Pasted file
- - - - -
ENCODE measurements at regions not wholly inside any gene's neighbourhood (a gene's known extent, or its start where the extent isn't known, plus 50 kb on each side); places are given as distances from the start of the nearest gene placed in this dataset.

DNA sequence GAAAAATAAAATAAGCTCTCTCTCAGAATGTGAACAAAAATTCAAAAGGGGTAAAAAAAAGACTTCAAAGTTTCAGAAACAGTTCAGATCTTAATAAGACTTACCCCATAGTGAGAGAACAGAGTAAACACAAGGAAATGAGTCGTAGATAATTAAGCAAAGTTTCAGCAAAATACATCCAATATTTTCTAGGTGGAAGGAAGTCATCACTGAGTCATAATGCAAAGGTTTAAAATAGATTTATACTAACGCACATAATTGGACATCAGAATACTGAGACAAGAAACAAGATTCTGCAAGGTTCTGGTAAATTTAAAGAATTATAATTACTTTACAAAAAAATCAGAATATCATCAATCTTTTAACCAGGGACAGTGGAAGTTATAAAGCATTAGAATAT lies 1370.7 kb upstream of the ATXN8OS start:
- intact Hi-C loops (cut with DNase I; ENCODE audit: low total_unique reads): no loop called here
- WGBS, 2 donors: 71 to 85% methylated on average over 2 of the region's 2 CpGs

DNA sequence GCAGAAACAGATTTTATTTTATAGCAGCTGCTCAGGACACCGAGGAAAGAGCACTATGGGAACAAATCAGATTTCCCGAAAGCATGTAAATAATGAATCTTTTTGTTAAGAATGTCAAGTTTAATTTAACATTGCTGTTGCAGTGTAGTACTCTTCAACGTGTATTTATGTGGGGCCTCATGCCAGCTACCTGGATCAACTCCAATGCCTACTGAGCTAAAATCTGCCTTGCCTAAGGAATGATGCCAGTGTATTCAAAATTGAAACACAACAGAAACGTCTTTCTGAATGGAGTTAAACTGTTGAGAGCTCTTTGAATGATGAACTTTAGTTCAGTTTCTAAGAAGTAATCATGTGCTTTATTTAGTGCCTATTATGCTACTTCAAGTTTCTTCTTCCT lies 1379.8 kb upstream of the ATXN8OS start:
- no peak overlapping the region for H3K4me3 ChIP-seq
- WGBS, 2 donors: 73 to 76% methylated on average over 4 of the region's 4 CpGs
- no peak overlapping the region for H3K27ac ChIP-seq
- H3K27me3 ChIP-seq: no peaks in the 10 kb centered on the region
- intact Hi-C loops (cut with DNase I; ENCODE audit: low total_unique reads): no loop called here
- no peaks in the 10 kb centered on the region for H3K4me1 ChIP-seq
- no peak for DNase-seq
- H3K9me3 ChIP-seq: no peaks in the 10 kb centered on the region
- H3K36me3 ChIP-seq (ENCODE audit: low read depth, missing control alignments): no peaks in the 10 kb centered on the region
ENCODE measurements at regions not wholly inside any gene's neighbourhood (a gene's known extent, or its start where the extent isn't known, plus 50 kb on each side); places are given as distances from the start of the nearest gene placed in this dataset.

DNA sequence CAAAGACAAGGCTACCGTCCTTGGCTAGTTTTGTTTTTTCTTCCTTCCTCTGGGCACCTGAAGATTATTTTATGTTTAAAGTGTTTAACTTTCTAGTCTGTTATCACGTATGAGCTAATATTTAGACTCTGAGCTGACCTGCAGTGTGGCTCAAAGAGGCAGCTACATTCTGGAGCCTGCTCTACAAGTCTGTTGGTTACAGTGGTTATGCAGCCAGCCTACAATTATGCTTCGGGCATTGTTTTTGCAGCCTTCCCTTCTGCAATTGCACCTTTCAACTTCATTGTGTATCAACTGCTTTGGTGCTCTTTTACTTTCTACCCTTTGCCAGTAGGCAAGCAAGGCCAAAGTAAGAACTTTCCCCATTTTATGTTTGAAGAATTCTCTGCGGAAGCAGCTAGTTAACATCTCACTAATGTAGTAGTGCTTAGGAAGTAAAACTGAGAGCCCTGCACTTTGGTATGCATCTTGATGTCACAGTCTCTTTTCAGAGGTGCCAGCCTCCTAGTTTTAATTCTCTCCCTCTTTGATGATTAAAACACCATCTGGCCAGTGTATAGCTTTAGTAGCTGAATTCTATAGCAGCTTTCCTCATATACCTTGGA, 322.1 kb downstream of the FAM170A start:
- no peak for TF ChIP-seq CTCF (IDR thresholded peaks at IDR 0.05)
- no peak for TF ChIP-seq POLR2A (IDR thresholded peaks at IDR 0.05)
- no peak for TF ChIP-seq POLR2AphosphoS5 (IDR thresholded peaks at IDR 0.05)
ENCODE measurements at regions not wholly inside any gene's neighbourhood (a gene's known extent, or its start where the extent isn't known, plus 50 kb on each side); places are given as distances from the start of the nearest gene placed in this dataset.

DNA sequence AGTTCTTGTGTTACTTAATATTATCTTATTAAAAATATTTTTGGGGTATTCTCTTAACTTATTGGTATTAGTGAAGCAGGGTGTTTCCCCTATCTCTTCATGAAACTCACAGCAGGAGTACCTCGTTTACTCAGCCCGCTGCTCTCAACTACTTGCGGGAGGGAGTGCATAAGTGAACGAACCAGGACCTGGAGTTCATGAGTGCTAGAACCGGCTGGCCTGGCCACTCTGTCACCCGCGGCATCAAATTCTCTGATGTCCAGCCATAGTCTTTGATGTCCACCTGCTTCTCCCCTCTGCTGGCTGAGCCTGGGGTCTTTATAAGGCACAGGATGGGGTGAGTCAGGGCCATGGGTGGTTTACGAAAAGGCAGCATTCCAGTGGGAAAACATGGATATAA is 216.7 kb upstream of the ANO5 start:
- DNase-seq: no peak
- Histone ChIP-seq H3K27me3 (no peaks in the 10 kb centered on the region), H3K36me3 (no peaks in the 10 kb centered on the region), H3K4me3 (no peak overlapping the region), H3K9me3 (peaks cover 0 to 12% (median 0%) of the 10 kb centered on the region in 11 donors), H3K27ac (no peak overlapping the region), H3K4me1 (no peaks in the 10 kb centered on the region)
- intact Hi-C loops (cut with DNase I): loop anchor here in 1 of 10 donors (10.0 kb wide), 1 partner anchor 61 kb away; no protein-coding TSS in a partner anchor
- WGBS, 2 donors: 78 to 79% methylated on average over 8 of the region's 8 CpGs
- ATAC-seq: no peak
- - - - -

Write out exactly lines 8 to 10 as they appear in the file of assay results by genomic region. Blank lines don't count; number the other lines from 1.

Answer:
- no peak overlapping the region for H3K27ac ChIP-seq
- H3K27me3 ChIP-seq: no peaks in the 10 kb centered on the region
- intact Hi-C loops (cut with DNase I; ENCODE audit: low total_unique reads): no loop called here